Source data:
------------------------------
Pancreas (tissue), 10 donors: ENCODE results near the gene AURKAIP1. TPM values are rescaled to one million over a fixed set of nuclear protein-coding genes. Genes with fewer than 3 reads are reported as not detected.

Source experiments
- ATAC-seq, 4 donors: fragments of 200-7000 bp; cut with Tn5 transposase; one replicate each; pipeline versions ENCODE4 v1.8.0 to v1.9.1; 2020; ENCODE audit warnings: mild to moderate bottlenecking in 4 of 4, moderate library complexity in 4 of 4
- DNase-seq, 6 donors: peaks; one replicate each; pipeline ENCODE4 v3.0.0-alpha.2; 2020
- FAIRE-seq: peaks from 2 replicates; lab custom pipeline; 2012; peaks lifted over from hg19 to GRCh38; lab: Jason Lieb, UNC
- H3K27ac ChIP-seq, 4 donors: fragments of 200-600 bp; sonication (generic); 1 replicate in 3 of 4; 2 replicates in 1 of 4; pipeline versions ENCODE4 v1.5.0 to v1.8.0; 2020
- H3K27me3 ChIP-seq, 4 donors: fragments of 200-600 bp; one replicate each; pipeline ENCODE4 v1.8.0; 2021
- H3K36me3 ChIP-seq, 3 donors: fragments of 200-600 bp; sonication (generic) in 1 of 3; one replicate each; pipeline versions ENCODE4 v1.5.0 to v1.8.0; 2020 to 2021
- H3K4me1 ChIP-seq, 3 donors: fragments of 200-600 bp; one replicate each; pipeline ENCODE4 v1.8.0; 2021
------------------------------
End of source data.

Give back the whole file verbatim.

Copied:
Pancreas (tissue), 10 donors: ENCODE results near the gene AURKAIP1. TPM values are rescaled to one million over a fixed set of nuclear protein-coding genes. Genes with fewer than 3 reads are reported as not detected.

Source experiments
- ATAC-seq, 4 donors: fragments of 200-7000 bp; cut with Tn5 transposase; one replicate each; pipeline versions ENCODE4 v1.8.0 to v1.9.1; 2020; ENCODE audit warnings: mild to moderate bottlenecking in 4 of 4, moderate library complexity in 4 of 4
- DNase-seq, 6 donors: peaks; one replicate each; pipeline ENCODE4 v3.0.0-alpha.2; 2020
- FAIRE-seq: peaks from 2 replicates; lab custom pipeline; 2012; peaks lifted over from hg19 to GRCh38; lab: Jason Lieb, UNC
- H3K27ac ChIP-seq, 4 donors: fragments of 200-600 bp; sonication (generic); 1 replicate in 3 of 4; 2 replicates in 1 of 4; pipeline versions ENCODE4 v1.5.0 to v1.8.0; 2020
- H3K27me3 ChIP-seq, 4 donors: fragments of 200-600 bp; one replicate each; pipeline ENCODE4 v1.8.0; 2021
- H3K36me3 ChIP-seq, 3 donors: fragments of 200-600 bp; sonication (generic) in 1 of 3; one replicate each; pipeline versions ENCODE4 v1.5.0 to v1.8.0; 2020 to 2021
- H3K4me1 ChIP-seq, 3 donors: fragments of 200-600 bp; one replicate each; pipeline ENCODE4 v1.8.0; 2021